Astronauts unload boxes of care packages for the crew onboard. Crossword puzzles and Sudoku books can go a long way to combating space-related boredom.

Both programs are set to debut in December of 2012 or – as the Mayans call it – “the end of days.”  We have no doubt that these programs will come to be enjoyed by tens, if not dozens, of former active duty military and the occasional space chimp.  Admiral Ackbar summed it up best when he said, “This is one small step for the ISS and the moon, and one giant leap for the USO.”

So say we all.  So say we all.

USO2GO

Okay, let’s say you’re sitting a remote base in Iraq or Afghanistan, and you spend all of your waking hours working or wishing you had something else to occupy your time.

Resources are scant. Maybe you and your comrades crowd around a laptop computer to watch the same video.  Who would blame you if you wondered, “Does anybody know I’m here?”

Now, let’s say your senior NCO contacted the USO and asked for some sporting equipment, some more laptops and movies.  Maybe some snacks or musical instruments.  The USO is answering that call.

The USO2Go program takes these requests, fills them and mails (that’s right, MAILS) dozens of boxes to remote locations across Afghanistan, Iraq and Kuwait.

Thanks to our donors, the USO has shipped more than 300 of these USO2Go kits across the region, and the demand for them is growing.

We’re proud of this program, and we are honored to be able to help.

USO2GO Makes Its Way to Iraq – Twice!

U.S Army soldiers from Charlie Company, 1-77 Armored Regiment, 4-1 Armored Division, pose in front of USO2GO Kit boxes, Oct. 24, on Camp Ur, Iraq. U.S. Army Sgt. 1st Class Alan B. Owens, 40th Iraqi Army Brigade, Military Transition Team, communications chief, from Alma, Ark., and U.S. Army 1st Lt. Nicholas Ennis, Charlie Company, 1-77 Executive Officer, from Long Island, N.Y., coordinated with the United Service Organizations to have the troop support care packages delivered to the soldiers. 1st Lt. Ennis felt this was a way to “boost the morale of the soldiers” housed on Camp Ur.Charlie Company, 1-77 supports 40th IA BDE MITT and conducts joint patrol missions with the IA and Iraqi police, within Dhi Qar Province in southern Iraq. MITT soldiers live and work with the Iraqi army, as well as train, advise and assist the IA in the areas of intelligence, communications, fire support, logistics, and infantry tactics.Pictured from left to right; Pvt. Dexter Neal, 11B, from Houma, La., Sgt. Jefferson Guillermo, 19K, from Porterville, Calif., Pfc. Jonathan May, 19K, from Harrington, Del., Pfc. Jared Morris, 68W, from Independence, Mo., Pfc. Alex Ayala, 19K, from Bronx, N.Y., Spc. Michael Williams, 11B, from Jackson, Tenn., Sgt. Liam Molinelli, 11B, from Stow, Ohio, Spc. Ryan Adams, 13F, from Holland, Mich., and Pfc. Randy Hamilton, 11B, from Columbus, Ohio. (U.S. Army photo/Sgt. 1st Class Alan B. Owens)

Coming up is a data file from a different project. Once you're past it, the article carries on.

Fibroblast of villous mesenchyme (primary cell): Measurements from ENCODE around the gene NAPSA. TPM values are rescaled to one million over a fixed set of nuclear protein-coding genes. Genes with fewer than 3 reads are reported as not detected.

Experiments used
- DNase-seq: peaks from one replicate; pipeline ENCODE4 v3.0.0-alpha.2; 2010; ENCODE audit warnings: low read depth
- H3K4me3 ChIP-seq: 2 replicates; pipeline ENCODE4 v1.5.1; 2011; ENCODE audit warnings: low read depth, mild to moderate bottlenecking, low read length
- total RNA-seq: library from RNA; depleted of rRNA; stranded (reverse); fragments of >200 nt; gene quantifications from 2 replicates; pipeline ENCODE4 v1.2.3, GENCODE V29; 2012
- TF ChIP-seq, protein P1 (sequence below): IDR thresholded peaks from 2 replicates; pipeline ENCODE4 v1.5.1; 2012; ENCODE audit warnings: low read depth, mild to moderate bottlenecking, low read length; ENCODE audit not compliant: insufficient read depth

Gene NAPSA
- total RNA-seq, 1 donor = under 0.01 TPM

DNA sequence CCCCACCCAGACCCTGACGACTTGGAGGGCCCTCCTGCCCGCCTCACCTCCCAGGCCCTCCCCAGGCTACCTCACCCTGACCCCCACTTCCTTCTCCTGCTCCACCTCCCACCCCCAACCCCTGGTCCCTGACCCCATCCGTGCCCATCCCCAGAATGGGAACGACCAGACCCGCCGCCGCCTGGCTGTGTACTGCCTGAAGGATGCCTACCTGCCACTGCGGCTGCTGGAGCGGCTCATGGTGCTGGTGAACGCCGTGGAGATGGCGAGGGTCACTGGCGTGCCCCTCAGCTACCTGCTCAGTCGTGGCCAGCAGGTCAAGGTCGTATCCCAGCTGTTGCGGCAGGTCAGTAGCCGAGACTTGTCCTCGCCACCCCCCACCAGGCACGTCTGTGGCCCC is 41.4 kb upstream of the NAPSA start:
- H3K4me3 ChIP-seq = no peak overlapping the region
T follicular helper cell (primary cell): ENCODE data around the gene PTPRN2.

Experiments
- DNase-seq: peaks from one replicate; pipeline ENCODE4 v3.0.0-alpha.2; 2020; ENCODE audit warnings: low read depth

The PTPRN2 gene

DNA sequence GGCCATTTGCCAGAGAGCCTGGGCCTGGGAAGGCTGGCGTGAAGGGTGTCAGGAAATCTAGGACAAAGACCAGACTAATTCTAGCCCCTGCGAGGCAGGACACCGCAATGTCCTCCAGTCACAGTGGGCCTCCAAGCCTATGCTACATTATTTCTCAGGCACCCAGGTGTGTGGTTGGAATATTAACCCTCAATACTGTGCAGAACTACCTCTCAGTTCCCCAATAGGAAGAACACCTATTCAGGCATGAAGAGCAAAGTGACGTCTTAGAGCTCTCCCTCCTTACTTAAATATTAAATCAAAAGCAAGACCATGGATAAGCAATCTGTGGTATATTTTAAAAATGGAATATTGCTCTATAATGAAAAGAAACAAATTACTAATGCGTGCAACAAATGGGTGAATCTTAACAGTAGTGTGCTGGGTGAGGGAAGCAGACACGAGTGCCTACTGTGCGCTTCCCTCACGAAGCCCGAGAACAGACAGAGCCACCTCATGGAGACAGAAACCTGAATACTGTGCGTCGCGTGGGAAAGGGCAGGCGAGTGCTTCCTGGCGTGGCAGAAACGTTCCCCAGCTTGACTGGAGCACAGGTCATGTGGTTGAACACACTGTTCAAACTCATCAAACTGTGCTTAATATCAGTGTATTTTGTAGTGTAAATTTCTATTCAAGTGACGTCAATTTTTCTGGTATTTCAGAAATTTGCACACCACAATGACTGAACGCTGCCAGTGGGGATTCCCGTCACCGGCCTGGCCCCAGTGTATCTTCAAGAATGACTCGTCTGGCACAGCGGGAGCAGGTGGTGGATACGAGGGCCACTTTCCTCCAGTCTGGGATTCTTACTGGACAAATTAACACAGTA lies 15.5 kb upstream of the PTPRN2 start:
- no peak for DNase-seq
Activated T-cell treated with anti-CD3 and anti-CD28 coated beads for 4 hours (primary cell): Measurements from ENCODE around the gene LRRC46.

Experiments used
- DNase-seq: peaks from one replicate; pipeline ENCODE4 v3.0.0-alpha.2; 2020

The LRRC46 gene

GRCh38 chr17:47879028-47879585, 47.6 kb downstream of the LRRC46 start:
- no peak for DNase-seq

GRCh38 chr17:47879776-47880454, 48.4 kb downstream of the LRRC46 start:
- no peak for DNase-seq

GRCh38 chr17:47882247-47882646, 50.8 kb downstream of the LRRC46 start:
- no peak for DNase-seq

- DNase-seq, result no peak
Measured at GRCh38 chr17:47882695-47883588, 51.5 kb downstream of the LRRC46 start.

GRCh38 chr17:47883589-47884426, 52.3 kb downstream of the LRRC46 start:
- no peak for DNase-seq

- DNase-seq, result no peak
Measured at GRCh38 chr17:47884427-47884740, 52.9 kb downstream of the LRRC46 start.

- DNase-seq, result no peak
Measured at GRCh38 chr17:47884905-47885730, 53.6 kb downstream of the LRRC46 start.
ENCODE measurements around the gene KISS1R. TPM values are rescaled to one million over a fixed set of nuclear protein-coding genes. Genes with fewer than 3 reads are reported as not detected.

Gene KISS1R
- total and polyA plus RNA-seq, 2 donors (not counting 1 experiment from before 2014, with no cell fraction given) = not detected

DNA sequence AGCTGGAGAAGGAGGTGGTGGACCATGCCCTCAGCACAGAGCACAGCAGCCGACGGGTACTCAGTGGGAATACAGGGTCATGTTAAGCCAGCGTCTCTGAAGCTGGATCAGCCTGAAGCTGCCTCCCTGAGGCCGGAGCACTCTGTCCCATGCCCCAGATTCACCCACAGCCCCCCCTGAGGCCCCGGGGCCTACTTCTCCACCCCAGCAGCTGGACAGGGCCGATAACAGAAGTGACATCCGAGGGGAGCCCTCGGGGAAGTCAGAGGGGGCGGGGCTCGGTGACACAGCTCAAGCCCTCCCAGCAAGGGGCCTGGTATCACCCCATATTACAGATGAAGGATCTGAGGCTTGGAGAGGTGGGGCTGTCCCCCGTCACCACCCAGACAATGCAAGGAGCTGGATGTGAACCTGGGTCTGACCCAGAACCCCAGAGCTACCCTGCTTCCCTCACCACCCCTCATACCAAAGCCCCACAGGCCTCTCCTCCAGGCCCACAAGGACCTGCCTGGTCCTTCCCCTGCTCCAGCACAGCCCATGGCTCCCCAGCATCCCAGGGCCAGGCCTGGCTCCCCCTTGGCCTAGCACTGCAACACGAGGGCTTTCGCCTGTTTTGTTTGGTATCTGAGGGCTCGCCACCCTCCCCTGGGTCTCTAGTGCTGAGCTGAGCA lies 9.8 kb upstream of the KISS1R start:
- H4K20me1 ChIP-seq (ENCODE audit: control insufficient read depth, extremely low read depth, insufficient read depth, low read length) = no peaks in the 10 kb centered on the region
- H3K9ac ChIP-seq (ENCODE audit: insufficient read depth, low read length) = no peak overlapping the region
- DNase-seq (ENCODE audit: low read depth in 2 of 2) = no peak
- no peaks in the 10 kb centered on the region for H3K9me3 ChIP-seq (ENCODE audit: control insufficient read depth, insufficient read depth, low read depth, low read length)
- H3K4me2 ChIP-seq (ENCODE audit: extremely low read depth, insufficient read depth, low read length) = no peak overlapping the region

Soldiers from Company C, 1st Battalion, 77th Armor Regiment sort boxed contents from their “USO2GO” care packages sent by the USO to Camp Ur, near Nasiriyah, Iraq. The Soldiers are deployed from Fort Bliss, Texas, to advise and assist the 40th Iraqi Army Brigade in Dhi Qar province. U.S. Army Sgt. 1st Class Alan B. Owens, 40th Iraqi Army Brigade, Military Transition Team, communications chief, from Alma, Ark., and U.S. Army 1st Lt. Nicholas Ennis, Charlie Company, 1-77 executive officer, from Long Island, N.Y., coordinated with the United Service Organizations to have the troop support care packages delivered to the Soldiers. 1st Lt. Ennis felt this was a way to “boost the morale of the soldiers” housed on Camp Ur.